The price of beef continued to fall at cattle markets throughout Britain yesterday, and the blame was being put squarely on the latest BSE scare.
Normally prices at this time of year would be rising in the run up to Christmas, with high- quality animals being brought to market. Instead prices were down by around 3 per cent compared to a week ago, according to the Meat and Livestock Commission.
''This fall is quite significant at a time when prices are usually at their firmest,'' said Duncan Sinclair, an economic policy analyst with the commission.
More than a dozen auctions were held yesterday and on average the price per kilogram fell 4p to just over 120p. That fall wipes pounds 25 off the price of a 600kg steer, which usually fetches over pounds 700. Only at Louth in Lincolnshire, one of yesterday's largest markets, did prices rise - by 4p a kilo compared to the previous week's prices.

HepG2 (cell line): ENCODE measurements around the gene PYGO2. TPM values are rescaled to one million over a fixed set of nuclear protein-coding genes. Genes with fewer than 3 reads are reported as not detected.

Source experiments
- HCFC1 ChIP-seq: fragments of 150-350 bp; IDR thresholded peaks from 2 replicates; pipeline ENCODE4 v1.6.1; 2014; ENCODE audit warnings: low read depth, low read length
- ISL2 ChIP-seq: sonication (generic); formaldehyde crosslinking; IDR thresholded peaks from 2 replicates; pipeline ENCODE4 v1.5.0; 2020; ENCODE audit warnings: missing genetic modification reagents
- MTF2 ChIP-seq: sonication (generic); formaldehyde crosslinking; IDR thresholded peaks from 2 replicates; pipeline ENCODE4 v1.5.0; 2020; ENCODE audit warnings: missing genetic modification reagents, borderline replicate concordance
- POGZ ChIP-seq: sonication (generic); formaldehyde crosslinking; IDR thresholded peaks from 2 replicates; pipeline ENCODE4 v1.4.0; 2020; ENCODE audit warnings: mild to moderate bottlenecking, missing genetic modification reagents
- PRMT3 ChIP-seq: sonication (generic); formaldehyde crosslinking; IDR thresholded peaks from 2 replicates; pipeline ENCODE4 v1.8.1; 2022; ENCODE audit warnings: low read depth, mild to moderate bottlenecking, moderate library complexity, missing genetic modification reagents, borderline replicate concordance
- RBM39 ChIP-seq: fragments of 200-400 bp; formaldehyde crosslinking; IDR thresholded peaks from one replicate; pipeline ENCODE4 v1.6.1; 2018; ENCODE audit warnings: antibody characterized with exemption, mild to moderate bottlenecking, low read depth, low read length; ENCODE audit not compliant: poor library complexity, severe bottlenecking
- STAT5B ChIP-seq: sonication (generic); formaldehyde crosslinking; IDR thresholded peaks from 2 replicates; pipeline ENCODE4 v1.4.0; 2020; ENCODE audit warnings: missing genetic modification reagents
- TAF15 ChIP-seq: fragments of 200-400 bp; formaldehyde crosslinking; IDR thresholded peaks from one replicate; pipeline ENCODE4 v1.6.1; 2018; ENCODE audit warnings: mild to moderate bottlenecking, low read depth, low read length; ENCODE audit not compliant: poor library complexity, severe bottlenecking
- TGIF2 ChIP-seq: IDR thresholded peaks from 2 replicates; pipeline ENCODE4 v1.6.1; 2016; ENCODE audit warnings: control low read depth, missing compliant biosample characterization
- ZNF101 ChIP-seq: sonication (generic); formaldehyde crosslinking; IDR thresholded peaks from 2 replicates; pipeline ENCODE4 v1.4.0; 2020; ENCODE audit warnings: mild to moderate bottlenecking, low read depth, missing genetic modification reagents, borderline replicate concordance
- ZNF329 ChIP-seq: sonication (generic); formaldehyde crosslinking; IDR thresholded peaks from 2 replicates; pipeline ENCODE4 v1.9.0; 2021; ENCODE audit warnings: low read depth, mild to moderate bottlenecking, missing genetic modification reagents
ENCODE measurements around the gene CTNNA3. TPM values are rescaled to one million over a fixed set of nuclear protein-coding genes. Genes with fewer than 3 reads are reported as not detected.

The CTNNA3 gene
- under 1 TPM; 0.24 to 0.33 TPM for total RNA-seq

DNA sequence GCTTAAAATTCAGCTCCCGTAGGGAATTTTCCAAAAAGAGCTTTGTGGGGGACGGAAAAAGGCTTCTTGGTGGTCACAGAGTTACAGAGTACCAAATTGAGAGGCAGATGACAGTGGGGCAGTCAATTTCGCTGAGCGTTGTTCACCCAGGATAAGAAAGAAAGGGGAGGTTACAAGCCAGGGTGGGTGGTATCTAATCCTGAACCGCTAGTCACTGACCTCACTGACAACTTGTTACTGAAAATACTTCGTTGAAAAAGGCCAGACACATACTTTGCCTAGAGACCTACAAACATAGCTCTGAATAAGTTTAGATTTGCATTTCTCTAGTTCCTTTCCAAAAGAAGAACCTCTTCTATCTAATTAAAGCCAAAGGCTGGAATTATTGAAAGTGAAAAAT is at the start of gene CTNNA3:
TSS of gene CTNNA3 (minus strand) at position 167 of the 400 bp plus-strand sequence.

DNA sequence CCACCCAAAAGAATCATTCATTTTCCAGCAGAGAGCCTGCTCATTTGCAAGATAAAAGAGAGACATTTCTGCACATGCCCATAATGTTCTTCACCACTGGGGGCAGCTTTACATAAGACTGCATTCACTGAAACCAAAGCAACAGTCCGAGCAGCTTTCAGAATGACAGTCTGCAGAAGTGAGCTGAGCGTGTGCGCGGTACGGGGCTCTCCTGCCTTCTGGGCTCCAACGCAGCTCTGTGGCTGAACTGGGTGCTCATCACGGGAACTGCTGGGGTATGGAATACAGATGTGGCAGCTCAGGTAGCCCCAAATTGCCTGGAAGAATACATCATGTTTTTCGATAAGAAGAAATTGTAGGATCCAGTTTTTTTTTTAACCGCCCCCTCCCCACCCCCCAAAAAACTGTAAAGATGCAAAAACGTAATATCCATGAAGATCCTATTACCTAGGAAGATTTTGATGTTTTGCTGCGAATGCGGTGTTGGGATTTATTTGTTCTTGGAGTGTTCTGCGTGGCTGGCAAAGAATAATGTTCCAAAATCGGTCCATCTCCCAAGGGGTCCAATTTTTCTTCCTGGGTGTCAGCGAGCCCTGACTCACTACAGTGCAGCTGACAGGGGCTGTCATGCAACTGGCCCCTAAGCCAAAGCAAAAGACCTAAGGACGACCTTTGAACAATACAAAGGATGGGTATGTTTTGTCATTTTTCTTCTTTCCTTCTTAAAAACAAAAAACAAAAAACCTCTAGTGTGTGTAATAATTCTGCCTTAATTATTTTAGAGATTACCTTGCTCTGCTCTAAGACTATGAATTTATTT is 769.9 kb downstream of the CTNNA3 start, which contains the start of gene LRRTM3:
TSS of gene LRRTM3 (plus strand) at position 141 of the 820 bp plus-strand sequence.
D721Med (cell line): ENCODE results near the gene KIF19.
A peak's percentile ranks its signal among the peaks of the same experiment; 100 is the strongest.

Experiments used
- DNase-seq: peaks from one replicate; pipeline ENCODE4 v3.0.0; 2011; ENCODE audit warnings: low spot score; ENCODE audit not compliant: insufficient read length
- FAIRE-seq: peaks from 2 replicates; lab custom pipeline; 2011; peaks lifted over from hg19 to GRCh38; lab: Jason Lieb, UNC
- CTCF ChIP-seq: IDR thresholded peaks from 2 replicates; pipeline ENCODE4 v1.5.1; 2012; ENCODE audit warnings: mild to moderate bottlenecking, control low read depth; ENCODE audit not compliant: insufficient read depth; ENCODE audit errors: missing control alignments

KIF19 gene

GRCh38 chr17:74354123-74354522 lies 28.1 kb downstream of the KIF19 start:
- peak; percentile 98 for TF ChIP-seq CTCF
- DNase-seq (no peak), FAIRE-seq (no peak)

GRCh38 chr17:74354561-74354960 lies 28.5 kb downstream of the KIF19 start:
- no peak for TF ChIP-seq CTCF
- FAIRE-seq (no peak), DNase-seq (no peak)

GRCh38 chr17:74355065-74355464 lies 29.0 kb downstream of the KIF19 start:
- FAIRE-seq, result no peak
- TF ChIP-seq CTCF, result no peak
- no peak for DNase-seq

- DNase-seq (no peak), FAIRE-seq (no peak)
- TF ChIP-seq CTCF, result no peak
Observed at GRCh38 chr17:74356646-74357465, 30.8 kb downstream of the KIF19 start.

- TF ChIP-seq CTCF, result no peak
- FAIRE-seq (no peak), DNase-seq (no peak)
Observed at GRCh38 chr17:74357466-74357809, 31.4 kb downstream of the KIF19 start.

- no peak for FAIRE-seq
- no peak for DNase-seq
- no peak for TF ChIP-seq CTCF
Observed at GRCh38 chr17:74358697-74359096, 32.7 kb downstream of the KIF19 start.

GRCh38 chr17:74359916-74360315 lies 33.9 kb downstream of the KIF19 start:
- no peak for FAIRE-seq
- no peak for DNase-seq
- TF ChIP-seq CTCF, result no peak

The Meat and Livestock Commission said it was likely that butchers would try to boost sales by cutting prices.
Prices have fallen because dealers are expecting a big drop in demand from the supermarkets and superstores who now sell most of Britain's beef to shoppers.